Frankie Cosmos (Greta Kline) standing at a street while wearing a sweater with pink, blue, and green...
Photo courtesy of Frankie Cosmos/Facebook


Everyone Can’t Stop Talking About Frankie Cosmos

Meet New York’s latest indie sensation

by Rachel Davies

Seven years ago, Greta Kline posted her first song to the free music sharing service, Bandcamp. Kline’s work has changed since then, most notably switching from the stage name Ingrid Superstar to the name she’s now known for, Frankie Cosmos. While she began making the music alone in her bedroom, Kline’s process has greatly transformed, while still maintaining the sweet sound that has always been at the heart of her music.

On April 1, Frankie Cosmos released her first studio album, Next Thing. For the first time in her career, Kline played alongside other musicians—Aaron Maine, David Maine, Gabrielle Smith, and Hunter Davidsohn. Next Thing revisits old solo releases from Bandcamp, but with the collaborative power that Frankie Cosmos now holds, giving the songs more force. We spoke with Kline about her creative growth and the challenges of switching from a DIY ethos to working in the music industry.

You began sharing your music on Bandcamp about seven years ago. How has the Internet allowed your sound to expand?

The Internet gave me a way to view my music as a real thing. When I started doing it, the music felt like it was just for me, but when it was online and I could see that people were listening to it, through Bandcamp play count statistics, that gave me the motivation to record more nicely. I feel like it’s affected my recording quality, in small and large ways, over the years.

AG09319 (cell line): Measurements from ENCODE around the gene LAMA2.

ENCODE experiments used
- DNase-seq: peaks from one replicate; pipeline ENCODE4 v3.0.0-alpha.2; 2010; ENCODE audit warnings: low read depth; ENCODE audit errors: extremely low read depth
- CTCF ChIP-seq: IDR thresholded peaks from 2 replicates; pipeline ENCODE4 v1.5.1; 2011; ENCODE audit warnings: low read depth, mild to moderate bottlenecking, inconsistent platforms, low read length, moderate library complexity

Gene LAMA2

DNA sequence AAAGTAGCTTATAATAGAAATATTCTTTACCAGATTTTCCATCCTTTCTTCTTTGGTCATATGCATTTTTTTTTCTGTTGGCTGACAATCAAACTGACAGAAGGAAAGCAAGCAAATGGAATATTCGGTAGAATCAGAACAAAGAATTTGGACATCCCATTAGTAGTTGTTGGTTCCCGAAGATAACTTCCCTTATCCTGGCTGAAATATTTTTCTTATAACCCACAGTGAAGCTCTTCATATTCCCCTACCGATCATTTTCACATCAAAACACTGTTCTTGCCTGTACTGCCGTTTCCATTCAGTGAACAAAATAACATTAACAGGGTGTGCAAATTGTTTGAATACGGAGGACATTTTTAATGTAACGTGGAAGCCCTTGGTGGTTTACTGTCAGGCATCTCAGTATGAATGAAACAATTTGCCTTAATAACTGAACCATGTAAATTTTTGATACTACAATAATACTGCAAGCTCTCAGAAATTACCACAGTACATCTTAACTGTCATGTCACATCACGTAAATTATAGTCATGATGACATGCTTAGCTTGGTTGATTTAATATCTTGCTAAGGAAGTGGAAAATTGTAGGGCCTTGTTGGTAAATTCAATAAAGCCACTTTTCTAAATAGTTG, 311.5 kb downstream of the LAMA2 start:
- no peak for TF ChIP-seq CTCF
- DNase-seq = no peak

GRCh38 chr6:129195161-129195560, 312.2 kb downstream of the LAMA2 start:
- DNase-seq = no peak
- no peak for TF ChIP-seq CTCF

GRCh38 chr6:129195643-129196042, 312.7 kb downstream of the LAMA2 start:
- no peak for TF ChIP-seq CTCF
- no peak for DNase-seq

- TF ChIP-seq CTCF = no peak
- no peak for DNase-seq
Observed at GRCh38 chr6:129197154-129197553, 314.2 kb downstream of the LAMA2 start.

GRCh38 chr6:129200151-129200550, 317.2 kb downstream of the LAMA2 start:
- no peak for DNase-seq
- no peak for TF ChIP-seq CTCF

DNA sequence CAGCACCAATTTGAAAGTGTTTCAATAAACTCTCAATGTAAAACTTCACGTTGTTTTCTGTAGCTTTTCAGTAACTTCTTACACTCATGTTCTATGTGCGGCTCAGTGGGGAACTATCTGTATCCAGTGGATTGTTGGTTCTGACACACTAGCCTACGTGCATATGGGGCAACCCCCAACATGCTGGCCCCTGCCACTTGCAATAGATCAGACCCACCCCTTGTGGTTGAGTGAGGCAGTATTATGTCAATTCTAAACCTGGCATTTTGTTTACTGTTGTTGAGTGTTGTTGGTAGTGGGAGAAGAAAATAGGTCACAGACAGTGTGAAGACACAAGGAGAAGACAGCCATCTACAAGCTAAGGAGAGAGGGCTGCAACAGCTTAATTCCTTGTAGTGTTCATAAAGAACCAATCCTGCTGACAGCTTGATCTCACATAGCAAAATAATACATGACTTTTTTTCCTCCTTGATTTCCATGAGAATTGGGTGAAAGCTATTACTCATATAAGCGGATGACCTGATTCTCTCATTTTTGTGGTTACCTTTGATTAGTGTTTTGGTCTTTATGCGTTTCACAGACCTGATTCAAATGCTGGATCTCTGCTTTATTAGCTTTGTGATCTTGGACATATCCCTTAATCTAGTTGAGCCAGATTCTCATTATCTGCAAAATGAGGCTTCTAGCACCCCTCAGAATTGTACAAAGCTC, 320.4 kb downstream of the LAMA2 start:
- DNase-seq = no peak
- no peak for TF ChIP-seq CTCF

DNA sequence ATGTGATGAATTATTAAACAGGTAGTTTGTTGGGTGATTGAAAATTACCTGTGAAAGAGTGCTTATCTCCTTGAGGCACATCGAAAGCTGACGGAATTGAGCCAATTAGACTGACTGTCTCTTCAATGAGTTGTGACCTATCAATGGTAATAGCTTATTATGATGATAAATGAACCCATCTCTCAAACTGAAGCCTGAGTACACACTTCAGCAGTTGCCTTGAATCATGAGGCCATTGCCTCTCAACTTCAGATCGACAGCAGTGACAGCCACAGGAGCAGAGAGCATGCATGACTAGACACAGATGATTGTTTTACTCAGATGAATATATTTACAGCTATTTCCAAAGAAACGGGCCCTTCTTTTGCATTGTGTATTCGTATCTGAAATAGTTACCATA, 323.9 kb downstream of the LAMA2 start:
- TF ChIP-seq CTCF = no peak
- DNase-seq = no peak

What made you first share your music on Bandcamp? Did you have friends who were doing it?

No, I wish I could remember which band it was that I can first remember seeing with a Bandcamp. I remember someone switching over from MySpace to Bandcamp, and I remember being like,

wow, this is such a better website.

I liked that it presents music as a release and that you can download it. It was all very appealing, so I started using it pretty immediately after I found out what it was.

How has changing from interacting with fans online only to seeing fans at shows impacted your experience?

It’s definitely a really complicated thing. The fact that there are real people that are listening is amazing, but also really scary. I don’t want anything I say to have a negative effect on a young person, so that’s been a scary feeling. Mostly, it’s just really lovely to meet people when I’m on tour and have people that either feel like they know me or are just really excited. It can be really sweet to interact with those people and be at the show, play for them, talk to them, and get a glimpse into other people’s music scenes.

I noticed that David Blaine retweeted the link to your song in which you reference him. How does your relationship to music change as you begin to stray from DIY?

That was crazy, first of all. I’m so obsessed with David Blaine. I feel like there’s definitely a change in the process, since putting out a record now is such a longer process than what I used to do, which was just to record straight into my computer and then put it out the next day or immediately. It’s definitely a weirder thing, and I’m still learning how to navigate it. It’s definitely grown on me, the concept of putting out albums and making them really polished and touring with them. I look forward to seeing how I deal with it after this, it’s my first time doing this whole process.

How has your process changed as you’ve switched from Bandcamp uploads to label records?

This album is the first time I recorded with a full band, so already that was a lot to collaborate with. My band is now a four-piece. The label’s really small so it wasn’t like there were hoops I had to jump through or anything. For me, it’s an adjustment from being the one person making the decisions to having to talk to other people about my decisions and being like,